Javascript code sample

<!-- Switch images script -->
<script type="text/javascript">
  function swapImage(id,primary,secondary) {
    if (src.match(primary)) {
    } else {

This snippet of Javascript enables a viewer to click on an image to replace it with another one. By clicking repeatedly, the two images are toggled.

I use this on my teaching pages where students are encouraged to think about what the outcome of some mathematical operation is. By clicking on the image, they can check their prediction. The page about Fourier transforming in practice contains several examples. Another obvious application would be in a game of Memory.

How does it work?

Fig.: Waterwheel at Pontrhydygroes in colour or in black and white. Click image to toggle colour. (Alternatively, view desaturated image here.)

When clicking the image of the waterwheel at Pont-rhyd-y-groes, it is replaced by another picture - in this case, by a desaturated (black and white) version of the same scene.

The function goes in the <head> section of the page. It takes three arguments: id identifies a particular image shown on the page, primary is the image displayed at first, and secondary the one shown after clicking the image. Further mouseclicks toggle between the two.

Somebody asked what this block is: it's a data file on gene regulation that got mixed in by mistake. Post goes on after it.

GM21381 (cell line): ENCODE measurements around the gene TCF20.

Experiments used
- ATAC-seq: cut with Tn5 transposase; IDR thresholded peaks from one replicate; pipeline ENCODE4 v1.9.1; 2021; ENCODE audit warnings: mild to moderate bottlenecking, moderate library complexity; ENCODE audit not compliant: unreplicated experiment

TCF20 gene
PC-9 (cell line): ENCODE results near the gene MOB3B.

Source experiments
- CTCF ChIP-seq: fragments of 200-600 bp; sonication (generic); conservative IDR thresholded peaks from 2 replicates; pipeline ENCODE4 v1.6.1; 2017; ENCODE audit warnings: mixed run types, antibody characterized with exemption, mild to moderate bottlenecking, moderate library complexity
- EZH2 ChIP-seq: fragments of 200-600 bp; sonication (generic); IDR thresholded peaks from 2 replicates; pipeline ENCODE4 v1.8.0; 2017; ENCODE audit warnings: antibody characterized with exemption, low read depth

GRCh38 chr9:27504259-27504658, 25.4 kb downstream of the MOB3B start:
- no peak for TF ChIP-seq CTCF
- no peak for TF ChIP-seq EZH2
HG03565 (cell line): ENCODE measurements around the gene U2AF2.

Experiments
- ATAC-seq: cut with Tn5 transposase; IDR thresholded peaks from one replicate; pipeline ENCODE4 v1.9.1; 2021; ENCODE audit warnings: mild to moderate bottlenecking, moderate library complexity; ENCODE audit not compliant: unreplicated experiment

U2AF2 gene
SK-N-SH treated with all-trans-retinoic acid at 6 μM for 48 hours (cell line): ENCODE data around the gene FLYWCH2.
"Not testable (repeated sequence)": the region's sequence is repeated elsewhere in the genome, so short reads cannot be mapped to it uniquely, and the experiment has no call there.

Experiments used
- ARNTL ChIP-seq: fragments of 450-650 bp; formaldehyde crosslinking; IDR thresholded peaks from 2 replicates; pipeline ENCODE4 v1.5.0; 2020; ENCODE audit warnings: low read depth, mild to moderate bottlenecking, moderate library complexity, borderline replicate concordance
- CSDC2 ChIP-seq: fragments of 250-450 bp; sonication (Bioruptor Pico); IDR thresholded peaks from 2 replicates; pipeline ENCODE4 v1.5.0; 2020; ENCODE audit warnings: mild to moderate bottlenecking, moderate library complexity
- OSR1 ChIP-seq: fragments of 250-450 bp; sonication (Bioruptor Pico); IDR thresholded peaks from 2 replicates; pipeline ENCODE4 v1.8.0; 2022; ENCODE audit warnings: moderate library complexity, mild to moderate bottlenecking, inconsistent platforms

document.getElementById().src retrieves the full URL from the src attribute in the <img> tag of the image after identifying it by its id attribute. Even if src is specified as a relative path, the function will always return the full URL. Since primary is the filename of the image as shown originally, we can search that URL for the filename. If primary is currently on display, we reset the src attribute to secondary. Otherwise, secondary will already be on display, and we change it back to primary.

  alt="Fig.: Waterwheel."
<span style="font-size:0.6em">
  Click image to toggle colour.
  (Alternatively, view desaturated image
  <a href="swapimage_bw.jpg">here</a>.)

To make this work, the <img> tag needs to have an id attribute, and our swapImage() function needs to be connected to the onclick event handler in the <img> tag, as shown in the box on the right.

Obviously, the reader needs to know that the image is clickable, so it's best to include a sentence explaining what happens if you click the image. And since not everybody has Javascript switched on, there should be a link to the alternative image so that it can be displayed separately if needed.